At the turn of last century, industrial improvements made it possible to produce food at scale. Where a local bakeshop once served a five-minute walking radius, a commercial bakery could feed an entire city.
There was just one problem though: food production scales, but trust does not. We trust our friends and neighbors not to feed us garbage, but we don’t take candy from a stranger.
Until the rise of industrialization, local bakers sold whole wheat bread. Brown bread is nutritious and has been shown to reduce the risk of heart disease and obesity, according to the first Google result on the internet. Unfortunately, whole grains also cover up dirt and dead bugs, which was a big deal in the age of typhoid and tuberculosis. To convince consumers of the purity of their product, commercial bakeries began baking white bread. Worms and weevils can’t hide in white.
In the absence of a trusted relationship, consumers can either demand radical transparency, or outsource their trust to a government agency. White bread got boring after a few decades, so we opted for the latter.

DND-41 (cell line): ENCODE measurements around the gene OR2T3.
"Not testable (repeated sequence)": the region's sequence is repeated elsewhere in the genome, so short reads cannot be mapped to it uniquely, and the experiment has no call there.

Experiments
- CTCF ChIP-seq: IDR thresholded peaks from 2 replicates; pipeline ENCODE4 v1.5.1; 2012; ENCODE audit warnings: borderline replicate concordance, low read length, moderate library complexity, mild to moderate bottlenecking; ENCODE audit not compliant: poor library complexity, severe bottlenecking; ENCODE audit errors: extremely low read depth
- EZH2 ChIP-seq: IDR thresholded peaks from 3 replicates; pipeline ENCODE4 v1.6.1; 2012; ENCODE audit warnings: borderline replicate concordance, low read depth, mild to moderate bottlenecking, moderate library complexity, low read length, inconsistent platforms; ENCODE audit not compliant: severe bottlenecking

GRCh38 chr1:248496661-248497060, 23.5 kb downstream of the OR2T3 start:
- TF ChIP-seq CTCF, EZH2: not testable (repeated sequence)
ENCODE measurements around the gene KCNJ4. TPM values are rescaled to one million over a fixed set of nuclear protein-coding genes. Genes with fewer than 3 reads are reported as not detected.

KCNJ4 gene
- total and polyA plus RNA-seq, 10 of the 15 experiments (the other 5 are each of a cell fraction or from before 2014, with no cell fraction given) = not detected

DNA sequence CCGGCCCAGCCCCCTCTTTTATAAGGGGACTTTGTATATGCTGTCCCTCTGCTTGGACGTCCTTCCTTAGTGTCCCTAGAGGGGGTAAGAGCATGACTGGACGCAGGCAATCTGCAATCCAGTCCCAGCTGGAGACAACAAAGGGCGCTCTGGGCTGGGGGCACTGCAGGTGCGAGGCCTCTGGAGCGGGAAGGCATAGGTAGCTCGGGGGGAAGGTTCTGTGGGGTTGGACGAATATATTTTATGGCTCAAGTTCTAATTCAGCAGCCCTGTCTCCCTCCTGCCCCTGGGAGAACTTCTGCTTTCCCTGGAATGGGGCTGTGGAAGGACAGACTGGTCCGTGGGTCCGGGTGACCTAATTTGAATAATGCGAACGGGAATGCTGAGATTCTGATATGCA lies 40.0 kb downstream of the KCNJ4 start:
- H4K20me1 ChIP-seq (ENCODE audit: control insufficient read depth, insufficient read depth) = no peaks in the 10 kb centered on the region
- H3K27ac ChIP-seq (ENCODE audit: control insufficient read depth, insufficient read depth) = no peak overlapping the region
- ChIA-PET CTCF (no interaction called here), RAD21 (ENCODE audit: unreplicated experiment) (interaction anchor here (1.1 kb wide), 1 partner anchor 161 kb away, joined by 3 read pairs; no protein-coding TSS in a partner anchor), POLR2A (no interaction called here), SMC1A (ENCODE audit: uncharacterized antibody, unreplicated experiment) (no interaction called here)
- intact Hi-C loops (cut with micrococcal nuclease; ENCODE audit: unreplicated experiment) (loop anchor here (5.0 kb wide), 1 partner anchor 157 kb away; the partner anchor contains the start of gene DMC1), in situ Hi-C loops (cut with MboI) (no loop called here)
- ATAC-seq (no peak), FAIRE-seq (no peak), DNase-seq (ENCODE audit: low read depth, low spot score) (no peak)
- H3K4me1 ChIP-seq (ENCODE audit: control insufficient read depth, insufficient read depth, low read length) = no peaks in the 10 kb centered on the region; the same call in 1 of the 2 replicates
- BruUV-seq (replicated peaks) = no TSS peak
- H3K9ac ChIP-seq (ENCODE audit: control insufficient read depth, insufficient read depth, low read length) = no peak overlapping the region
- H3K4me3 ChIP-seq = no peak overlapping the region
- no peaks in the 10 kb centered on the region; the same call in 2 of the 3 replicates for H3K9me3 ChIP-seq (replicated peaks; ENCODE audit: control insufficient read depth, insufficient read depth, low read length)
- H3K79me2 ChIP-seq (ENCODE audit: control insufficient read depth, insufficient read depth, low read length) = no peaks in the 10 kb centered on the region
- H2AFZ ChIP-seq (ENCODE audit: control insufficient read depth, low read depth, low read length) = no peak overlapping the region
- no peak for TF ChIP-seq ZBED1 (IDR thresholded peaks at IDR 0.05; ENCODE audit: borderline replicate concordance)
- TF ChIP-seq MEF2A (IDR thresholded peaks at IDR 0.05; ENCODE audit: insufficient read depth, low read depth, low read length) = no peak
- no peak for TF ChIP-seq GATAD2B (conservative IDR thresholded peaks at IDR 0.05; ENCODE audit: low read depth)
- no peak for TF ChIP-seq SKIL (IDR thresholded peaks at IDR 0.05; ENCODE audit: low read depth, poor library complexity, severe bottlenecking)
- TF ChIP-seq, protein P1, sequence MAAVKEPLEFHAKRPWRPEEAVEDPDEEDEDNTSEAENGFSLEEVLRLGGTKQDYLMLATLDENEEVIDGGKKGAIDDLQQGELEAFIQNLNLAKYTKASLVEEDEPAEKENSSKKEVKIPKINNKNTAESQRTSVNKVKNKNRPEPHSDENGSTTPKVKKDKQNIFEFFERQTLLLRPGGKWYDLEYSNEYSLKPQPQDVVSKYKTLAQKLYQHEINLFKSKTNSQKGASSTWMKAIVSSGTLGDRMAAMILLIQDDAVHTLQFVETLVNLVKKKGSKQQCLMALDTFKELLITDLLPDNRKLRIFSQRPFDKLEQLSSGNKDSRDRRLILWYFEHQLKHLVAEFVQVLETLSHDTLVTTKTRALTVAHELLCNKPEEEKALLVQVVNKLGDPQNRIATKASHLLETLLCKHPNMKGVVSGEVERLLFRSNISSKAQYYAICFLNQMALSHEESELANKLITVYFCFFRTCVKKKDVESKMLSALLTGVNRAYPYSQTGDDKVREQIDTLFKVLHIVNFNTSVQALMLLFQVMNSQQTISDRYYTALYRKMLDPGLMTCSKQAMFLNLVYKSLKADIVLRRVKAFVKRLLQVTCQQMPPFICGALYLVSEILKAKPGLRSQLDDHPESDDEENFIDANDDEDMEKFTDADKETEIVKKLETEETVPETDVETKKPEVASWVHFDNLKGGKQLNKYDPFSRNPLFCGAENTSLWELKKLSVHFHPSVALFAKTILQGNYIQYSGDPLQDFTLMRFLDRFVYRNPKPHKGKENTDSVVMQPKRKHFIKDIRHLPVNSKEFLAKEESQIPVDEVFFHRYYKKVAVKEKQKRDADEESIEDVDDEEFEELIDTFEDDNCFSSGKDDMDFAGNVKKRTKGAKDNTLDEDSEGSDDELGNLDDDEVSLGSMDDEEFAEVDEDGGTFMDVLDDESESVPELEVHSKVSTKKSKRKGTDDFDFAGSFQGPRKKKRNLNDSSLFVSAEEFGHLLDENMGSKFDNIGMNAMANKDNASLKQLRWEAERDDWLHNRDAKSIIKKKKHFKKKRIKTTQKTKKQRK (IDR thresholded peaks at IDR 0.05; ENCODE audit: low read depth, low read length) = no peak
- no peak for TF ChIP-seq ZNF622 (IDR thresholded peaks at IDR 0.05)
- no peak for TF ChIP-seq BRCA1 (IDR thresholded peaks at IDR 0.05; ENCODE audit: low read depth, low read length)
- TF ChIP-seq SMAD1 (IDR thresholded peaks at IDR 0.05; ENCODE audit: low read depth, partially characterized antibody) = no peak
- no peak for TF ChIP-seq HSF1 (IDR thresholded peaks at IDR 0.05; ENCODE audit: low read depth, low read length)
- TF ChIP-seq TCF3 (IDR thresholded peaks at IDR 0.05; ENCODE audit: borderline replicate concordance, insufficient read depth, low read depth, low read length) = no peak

Today, no one has a clue what’s in the black fuzzy liquid we call Diet Coke, or the crispy-fried critters KFC serves in a bucket. But thanks to the FDA, we can consume artisanal avocado toast without worrying whether some substance is really just marmalade.
3-letter agencies have become a stand-in for trust. The FAA inspects airplanes, the DOT ensures roadworthiness, and the NSA works with technology companies to establish encryption standards for computer security. And sometimes that doesn’t work out so well.
Sometimes our goals are not totally aligned with those of government agencies. Maybe we want private communications, or censorship-resistant financial transactions. If we can’t trust the cops to protect these rights, we have to fall back on transparency as a substitute.
Decentralized digital currencies only work because they’re transparent – not only does everyone have a copy of the blockchain, but all the software is open source. We might not trust our counterparties, but we can verify that they haven’t double-spent us. We might not even trust the developers, but we can see for ourselves that the software isn’t uploading private keys to a Russian server.
Strangely, there’s this new trend where people treat transparency as a signaling device instead of an opportunity to perform due diligence:
Bancor is 40 lines of code. The men who invested $144,000,000 in it, didn't hire a developer to audit the software. Astonishingly stupid.
— BeaUASFtyon (@Beautyon_) June 19, 2017
If it’s open source and on the blockchain, it can be audited, and if there were any bugs to be found, someone else would have said something! Wisdom of the crowds leads to diffusion of responsibility.
(Or maybe people assume that as long as it’s on Ethereum, there’s a central authority looking out for them.)